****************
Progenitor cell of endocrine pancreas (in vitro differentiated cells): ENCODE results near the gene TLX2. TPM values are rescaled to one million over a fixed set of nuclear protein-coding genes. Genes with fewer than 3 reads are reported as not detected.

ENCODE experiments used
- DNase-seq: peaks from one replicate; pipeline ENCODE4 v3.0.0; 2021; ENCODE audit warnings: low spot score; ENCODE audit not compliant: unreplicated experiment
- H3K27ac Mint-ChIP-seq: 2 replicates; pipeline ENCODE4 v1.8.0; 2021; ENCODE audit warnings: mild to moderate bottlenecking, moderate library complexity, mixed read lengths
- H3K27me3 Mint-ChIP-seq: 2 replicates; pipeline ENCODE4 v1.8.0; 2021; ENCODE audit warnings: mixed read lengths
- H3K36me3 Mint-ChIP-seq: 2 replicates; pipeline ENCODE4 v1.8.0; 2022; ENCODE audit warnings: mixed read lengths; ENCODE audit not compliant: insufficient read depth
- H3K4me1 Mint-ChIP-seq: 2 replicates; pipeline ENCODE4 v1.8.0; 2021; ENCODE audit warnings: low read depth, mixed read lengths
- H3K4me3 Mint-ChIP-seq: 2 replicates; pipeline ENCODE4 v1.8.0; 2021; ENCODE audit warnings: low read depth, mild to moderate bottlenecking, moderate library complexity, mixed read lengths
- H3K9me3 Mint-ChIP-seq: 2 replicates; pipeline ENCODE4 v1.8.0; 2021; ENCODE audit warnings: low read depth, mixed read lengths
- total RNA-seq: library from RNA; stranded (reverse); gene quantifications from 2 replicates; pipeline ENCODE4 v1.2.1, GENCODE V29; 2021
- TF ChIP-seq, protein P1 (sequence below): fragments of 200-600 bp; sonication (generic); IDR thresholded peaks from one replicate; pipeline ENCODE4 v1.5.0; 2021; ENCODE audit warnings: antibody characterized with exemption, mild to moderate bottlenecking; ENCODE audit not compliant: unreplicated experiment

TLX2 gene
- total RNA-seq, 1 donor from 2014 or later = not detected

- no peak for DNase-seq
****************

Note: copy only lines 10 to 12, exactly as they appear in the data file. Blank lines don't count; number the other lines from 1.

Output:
- total RNA-seq: library from RNA; stranded (reverse); gene quantifications from 2 replicates; pipeline ENCODE4 v1.2.1, GENCODE V29; 2021
- TF ChIP-seq, protein P1 (sequence below): fragments of 200-600 bp; sonication (generic); IDR thresholded peaks from one replicate; pipeline ENCODE4 v1.5.0; 2021; ENCODE audit warnings: antibody characterized with exemption, mild to moderate bottlenecking; ENCODE audit not compliant: unreplicated experiment

TLX2 gene